Common name: Bitter cryptandra
Cryptandra amara Sm. APNI*
Synonyms: Cryptandra amara Sm. var. amara APNI*
Description: Shrub to 1 m high, often intricately branched.
Leaves clustered, ± terete to obovate or elliptic, 2–6 mm long, 1–3 mm wide, base tapering, margins flat to recurved, both surfaces glabrous or sometimes pubescent below; stipules linear, c. 1 mm long.
Flowers usually clustered at end of branchlets, solitary or in few- to many-flowered spike-like clusters. Bracts broad and obtuse. Hypanthium covered with only short or with short and some longer appressed hairs.
Distribution and occurrence: Widespread; also Queensland and Tasmania.
NSW subdivisions: NC, CC, SC, NT, CT, ST, NWS, CWS, SWS, NWP, SWP
Other Australian states: Qld Vic. Tas. S.A.
Intermediate forms between the varieties are found in some areas.
Text by G. J. Harden
| ||Key to the varieties|| |
|1||Leaves elliptic to ± obovate or oblong, margins flat or recurved; branchlets often spinose; bracts enclosing base of hypanthium, not distinctly constricted in lower half in fruiting stages||2|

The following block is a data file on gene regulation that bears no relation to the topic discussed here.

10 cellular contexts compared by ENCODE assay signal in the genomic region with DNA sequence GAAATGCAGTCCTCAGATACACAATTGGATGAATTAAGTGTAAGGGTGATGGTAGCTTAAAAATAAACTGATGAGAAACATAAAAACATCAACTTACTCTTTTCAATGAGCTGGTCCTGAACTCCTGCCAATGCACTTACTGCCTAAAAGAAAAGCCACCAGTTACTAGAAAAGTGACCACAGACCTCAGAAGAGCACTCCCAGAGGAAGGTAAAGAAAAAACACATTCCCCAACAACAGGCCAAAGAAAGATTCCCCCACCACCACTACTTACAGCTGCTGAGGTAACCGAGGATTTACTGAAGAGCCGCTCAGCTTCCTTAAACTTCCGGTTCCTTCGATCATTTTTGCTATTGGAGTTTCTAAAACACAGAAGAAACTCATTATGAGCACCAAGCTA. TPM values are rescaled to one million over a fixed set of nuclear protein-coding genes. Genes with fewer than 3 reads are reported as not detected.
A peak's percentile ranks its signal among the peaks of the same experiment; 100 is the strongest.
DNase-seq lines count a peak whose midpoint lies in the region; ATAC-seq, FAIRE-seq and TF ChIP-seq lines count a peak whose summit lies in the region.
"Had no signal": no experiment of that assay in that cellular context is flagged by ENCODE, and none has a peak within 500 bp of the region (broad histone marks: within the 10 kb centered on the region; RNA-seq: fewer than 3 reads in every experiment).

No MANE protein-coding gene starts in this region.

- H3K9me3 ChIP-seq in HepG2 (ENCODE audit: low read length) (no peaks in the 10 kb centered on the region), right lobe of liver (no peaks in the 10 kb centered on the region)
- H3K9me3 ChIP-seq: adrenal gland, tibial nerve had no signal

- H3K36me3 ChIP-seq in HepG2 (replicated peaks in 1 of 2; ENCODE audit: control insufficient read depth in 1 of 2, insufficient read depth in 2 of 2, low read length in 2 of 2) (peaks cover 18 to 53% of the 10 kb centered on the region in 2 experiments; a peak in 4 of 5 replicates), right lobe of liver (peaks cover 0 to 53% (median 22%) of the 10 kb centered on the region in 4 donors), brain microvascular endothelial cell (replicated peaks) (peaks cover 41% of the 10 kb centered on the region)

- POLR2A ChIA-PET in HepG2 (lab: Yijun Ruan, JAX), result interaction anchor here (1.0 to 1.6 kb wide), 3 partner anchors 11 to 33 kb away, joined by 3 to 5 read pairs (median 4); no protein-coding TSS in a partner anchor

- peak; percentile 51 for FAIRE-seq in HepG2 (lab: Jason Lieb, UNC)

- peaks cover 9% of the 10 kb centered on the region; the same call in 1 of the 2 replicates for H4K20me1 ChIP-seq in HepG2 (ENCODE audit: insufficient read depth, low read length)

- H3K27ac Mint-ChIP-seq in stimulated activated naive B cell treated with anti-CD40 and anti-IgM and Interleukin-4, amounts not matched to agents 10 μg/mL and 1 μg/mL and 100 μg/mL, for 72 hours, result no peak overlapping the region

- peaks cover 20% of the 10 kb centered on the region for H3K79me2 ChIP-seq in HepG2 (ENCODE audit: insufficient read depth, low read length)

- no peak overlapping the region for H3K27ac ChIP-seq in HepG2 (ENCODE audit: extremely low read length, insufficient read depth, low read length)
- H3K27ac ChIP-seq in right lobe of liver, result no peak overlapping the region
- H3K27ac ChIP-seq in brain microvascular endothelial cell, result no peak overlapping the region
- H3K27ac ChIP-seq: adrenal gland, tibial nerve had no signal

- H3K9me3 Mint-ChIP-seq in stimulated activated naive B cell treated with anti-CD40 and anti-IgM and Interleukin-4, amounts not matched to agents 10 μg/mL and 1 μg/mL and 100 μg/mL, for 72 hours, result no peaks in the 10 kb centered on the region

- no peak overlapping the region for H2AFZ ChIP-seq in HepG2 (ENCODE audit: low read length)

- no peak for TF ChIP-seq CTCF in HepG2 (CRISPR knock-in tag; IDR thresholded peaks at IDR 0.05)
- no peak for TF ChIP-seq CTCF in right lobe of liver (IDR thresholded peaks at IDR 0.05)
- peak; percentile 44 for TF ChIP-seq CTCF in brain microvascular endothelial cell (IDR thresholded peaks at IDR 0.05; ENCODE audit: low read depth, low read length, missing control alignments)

|Leaves ± terete, margins strongly revolute; branchlets not spinose; bracts usually below hypanthium, hypanthium constricted in lower half in fruiting stages. Leaves mostly 2–6 mm long (rarely to 10 mm). Flowers 2–3 mm long, crowded at end of lateral branches, white-tomentose with short stellate and longer simple hairs. Hypanthium and sepals turning reddish with greyish hairs in fruiting stages||var. floribunda|
|2||Flowers 2–4 mm long, sepals not spreading, 1–2 mm long, ± equal to hypanthium, not ridged. Leaves 2–5 mm long, elliptic to oblanceolate. Flowers sessile, few and scattered or in clusters of 2–10 at end of branches. Hairs on hypanthium and sepals shortly stellate||var. amara|
|Flowers 4–6 mm long, sepals often spreading, 1–2 mm long, less than half as long as the hypanthium, ridged. Leaves 3–6 mm long, mostly obovate to oblong, sometimes ovate. Hairs on hypanthium shortly stellate with longer simple hairs on sepals. Flowers shortly pedicellate, solitary or in few-flowered leafy clusters|
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APNI* Provides a link to the Australian Plant Name Index (hosted by the Australian National Botanic Gardens) for comprehensive bibliographic data
***The AVH map option provides a detailed interactive Australia wide distribution map drawn from collections held by all major Australian herbaria participating in the Australian Virtual Herbarium project.